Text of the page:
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Wednesday, May 24, 2006

Flood, pestilence and the penalties of procrastination... Part One

Perhaps you are reading this because you are curious about the title. What follows is the story of my life for the past two weeks -- or at least the major preoccupations of my life for that period. It is such a long and depressing story that it will have to be written in several installments....

Let's begin with the fact that there was a long article by Kevin Kelly in the New York Times magazine a couple of weeks ago on the future of books (subscription required), and it was controversial enough to draw comments from John Updike and others at the national Book Expo held a few days later. For me it was the timing rather than the content of the piece that made it relevant to my life -- for on that very weekend I was busy attempting to salvage hundreds of soggy titles that were unfortunately on the bottom shelves of bookcases in my flooded basement.

By official accounts, it rained around 11-13 inches on the North Shore/Cape Ann area the weekend of May 13-14. The downpour started on Saturday, the 13th, and by evening it had started to raise the water table levels around my street to the point that water began to percolate up from the basement floor. This was not the first time such had happened, and we do sometimes get an inch or so. For that reason we knew enough to raise things off the floor -- but I had mistakenly counted on the sump pump kicking in and saving my books from damage. We went to sleep Saturday night thinking all would be well in the AM....

Well, it wasn't. For some reason the sump pump never kicked in, and the rainfall kept coming at a record pace. There was at least three inches of water in the basement by morning, and by then it had made it to the lower shelves. All my basement office walls have built-in book cases -- a lovely feature that helps support my obsessive book collecting habit (I have several thousand titles lining the walls). From ceiling to floor they stand vertically and horizontally, crowded into every available inch of shelving...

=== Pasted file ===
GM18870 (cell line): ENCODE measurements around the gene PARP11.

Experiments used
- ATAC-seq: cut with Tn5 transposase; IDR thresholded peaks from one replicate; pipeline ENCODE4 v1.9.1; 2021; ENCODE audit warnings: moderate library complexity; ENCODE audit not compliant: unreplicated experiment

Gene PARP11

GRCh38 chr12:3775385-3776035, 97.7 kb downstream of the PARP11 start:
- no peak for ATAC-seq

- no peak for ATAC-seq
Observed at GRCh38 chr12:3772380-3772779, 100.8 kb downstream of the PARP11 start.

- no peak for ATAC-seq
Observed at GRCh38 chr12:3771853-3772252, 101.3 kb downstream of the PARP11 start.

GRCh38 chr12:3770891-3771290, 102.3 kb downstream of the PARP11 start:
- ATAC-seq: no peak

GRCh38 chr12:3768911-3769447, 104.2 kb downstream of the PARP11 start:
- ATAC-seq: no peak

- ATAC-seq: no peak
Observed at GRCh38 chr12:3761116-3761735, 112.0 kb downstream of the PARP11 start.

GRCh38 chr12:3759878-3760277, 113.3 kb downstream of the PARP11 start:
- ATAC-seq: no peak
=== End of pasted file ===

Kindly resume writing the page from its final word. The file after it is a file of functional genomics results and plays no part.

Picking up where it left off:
Do you know what happens when water hits books? The paper absorbs the water and the books expand -- and so not only did I have hundreds of soggy books, but it was almost impossible to free them from the shelves without significant effort -- and perhaps a crow bar....

But with the help of my family, free them we did -- hundreds of damp, expanded books, many stuck together, some curling, all showing water marks as we stacked them in stairwells and makeshift book cases located away from the rising waters.

By Sunday night I had three sump pumps going, but the water did not recede until Wednesday. Since then I have had two dehumidifiers and two high speed fans blowing 24/7, and believe it or not the basement floor (including a drenched indoor/outdoor carpet in my office that has suffered through this before) is now dry. The books? Well, they remain damp, perhaps damaged beyond any use -- but I keep hoping to salvage at least a few. Among the losses is one of my favorite recent reads (The Metaphysical Club) as well as a first edition of a famous 1950s textbook that was unfortunately located too close to the ground.

Which brings me back to the relevance of the Times Magazine piece which forecast the digitization of all books. I suspect in the future obsessive types like me will be collecting our titles on hard drives rather than on book shelves. That would not end my anxiety, however, for my computer is also located in that wet basement. The difference is that all my wiring is up on the ceiling, so there is less danger of losing my "data". That is, until I noticed that the moisture in the room was making the ceiling titles sag....

So much for the flood....


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